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Thursday, 22 September 2011
Page: 6802


Senator CORMANN (Western Australia) (11:46): The coalition supports the expansion of the coal seam gas industry, in harmony with the rights of landholders and the protection of prime agricultural land for food production. Issues related to land use are, of course, primarily a matter for the states. It is important that we take a balanced approach that acknowledges the importance of the mining industry to Australia's economic future while protecting prime agricultural land and respecting the rights of farmers.

The coalition supports the work done by our state colleagues in delivering a more balanced approach than that currently being offered by state Labor governments. The mining industry and the farming community have a long history of working together in Australia, which has allowed both sectors to prosper. There are long-established systems in place that allow miners and farmers to negotiate land access and very few cases end up in court. There are numerous examples of farmers and mining companies who have been working cooperatively and who have negotiated mutually beneficial outcomes.

It is also important to note that the development of the coal seam gas industry in Queensland is subject to more than 1,500 state and federal conditions, making it more regulated than the uranium industry. The coal seam gas companies operating in Queensland, such as the Queensland Gas Co. and Santos, have shown they are willing to carry out the process in good faith. By way of example, all the Queensland Gas Co. work on private properties has been done with the express permission of landholders. The Queensland Gas Co. prefers voluntary agreements and now has more than 800 agreements, following negotiations on land access with about 1,000 landholders.

The coalition believes there are some sections of productive land that are of such significance that they should be given additional safeguards. Under the Constit­ution, it is state governments that are responsible for land use and mining. Therefore, in our view, it is a matter for each state government to determine which areas are considered prime agricultural land and for each state to put in place protective measures where appropriate in consultation with farmers, rural communities and resources companies. We urge those resources companies to deal effectively with the issue of protection of prime agricultural land. That is of course a matter that state governments need to continue to pursue as a matter of priority.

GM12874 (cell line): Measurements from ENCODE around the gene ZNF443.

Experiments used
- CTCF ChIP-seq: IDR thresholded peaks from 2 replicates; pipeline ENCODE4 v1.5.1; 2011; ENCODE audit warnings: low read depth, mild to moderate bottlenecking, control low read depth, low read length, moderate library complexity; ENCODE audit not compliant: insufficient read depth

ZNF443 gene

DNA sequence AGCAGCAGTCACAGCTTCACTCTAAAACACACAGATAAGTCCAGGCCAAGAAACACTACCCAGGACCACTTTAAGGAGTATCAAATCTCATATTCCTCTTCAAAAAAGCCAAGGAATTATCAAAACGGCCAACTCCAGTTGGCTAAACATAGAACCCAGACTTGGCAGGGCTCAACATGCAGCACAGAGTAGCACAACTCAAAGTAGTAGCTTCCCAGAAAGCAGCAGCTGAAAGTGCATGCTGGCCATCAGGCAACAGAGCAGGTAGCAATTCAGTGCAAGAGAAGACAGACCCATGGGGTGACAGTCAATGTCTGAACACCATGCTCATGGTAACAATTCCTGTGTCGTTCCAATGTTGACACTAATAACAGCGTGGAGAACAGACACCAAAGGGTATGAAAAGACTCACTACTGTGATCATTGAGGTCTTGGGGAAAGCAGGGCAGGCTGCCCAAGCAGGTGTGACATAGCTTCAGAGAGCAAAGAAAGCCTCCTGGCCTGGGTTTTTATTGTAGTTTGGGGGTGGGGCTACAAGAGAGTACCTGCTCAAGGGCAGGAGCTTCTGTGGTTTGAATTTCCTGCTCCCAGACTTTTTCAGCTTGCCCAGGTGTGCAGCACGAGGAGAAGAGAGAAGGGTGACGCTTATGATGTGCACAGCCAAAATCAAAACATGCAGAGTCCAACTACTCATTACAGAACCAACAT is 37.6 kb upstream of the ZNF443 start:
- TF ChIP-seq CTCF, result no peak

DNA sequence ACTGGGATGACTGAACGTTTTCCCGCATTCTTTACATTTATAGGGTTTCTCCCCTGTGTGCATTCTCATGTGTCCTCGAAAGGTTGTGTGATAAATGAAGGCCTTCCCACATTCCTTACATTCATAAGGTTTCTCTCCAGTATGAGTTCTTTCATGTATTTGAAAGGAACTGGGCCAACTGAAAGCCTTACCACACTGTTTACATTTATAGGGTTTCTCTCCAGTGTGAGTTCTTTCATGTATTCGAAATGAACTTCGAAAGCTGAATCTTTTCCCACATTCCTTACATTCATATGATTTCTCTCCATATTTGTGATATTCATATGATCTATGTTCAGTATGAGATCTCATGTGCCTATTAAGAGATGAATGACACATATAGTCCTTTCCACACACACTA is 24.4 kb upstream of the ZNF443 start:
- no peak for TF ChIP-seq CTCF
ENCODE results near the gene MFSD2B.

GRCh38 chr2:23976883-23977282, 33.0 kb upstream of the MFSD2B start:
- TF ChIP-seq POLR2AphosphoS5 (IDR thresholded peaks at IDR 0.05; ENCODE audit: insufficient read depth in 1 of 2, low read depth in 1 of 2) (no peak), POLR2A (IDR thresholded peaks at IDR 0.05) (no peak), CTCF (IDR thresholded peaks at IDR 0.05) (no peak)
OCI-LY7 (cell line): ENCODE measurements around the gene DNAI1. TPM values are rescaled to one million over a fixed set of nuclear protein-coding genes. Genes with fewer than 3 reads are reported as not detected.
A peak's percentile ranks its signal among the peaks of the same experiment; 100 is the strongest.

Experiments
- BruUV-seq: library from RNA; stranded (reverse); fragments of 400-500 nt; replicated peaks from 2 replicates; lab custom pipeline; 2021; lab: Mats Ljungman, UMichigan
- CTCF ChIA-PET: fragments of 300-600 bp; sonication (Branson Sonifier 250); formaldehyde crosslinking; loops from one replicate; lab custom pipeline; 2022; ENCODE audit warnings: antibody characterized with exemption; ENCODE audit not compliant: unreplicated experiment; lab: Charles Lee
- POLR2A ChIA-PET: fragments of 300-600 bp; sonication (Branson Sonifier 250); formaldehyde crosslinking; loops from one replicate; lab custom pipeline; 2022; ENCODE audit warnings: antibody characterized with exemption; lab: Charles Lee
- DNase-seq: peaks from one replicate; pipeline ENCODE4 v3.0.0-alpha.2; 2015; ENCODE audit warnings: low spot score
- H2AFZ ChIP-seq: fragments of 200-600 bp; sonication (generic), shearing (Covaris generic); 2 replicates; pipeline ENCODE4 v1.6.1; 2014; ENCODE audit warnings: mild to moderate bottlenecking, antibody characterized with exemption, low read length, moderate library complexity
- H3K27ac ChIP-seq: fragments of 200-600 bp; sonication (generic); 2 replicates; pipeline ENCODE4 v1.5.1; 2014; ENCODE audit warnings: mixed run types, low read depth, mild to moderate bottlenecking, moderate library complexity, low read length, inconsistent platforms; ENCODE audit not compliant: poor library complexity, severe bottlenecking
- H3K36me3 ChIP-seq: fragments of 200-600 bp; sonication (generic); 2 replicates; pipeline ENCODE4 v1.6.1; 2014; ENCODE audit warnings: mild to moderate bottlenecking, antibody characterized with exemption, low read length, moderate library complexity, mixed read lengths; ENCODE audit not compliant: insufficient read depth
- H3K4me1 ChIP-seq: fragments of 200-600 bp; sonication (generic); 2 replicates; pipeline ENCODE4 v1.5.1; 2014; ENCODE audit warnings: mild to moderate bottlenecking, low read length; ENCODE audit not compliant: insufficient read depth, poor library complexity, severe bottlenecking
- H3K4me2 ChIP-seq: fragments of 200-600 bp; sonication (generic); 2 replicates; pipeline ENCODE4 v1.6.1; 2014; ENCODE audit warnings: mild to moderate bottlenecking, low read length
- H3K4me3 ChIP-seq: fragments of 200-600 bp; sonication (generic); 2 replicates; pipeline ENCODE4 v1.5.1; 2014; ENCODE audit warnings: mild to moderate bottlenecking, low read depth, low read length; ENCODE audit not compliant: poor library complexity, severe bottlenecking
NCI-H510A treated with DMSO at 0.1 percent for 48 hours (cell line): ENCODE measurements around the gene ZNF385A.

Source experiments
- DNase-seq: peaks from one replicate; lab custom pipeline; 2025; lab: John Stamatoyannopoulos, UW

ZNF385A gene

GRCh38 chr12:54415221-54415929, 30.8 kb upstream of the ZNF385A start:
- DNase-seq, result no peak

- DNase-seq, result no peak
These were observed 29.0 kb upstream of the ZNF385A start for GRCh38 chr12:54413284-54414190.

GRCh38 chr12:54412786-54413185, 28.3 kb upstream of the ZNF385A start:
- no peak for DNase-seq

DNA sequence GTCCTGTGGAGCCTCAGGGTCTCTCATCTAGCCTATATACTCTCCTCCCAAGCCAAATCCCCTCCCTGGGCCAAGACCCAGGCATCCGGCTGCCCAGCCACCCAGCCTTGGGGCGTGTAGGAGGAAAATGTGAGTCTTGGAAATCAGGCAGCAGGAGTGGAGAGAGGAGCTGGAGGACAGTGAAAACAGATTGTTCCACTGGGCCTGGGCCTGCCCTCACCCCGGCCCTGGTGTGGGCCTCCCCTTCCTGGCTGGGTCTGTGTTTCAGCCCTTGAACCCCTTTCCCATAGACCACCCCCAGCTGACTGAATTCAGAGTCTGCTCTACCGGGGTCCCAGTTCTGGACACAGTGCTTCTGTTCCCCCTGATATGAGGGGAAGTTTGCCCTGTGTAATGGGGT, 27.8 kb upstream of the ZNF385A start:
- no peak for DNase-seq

Positive steps have been taken, for example, by the O'Farrell government in New South Wales to balance the needs of mining and agriculture. The O'Farrell government has put in place a moratorium and strategic land use plans which will identify and protect productive farmland, involve communities in local decision making, ensure a sustainable and healthy mining industry and encourage industry best practice. The O'Farrell government is also developing a stringent groundwater regula­tion, reviewing fracking standards and reviewing access arrangements. The Liberal-National Party in Queensland has shown how seriously it takes the issue of safeguarding prime agricultural land with the publication of a discussion paper noting the importance of gas to the Queensland economy and raising a number of issues that have not been addressed by the Bligh Labor government. These include the depletion of underground water, land access, the location of coal seam gas infrastructure close to dwellings and the increased pressure on inadequate existing regional infrastructure.

The Senate Rural Affairs and Transport References Committee, chaired by my colleague Senator Heffernan, is currently inquiring into the management of the Murray-Darling Basin, including the impact of mining coal seam gas, and will report on 30 November 2011. That committee is examining the economic, social and environ­mental impacts of mining coal seam gas on the sustainability of water aquifers and future water licensing arrangements; the property rights and values of landholders; the sustainability of prime agricultural land and Australia's food task; the social and economic benefits or otherwise for regional towns; the effective management of relationships between mining and other interests; and various other matters.

The federal coalition will continue to work with the coalition in New South Wales, with the LNP in Queensland and with other state parties to ensure the rights of farmers are always respected in this context. Mr President, I seek your guidance as to whether I can continue my remarks now or whether I need to seek leave to continue my remarks at a later stage.

The PRESIDENT: Order! Time for the debate has expired.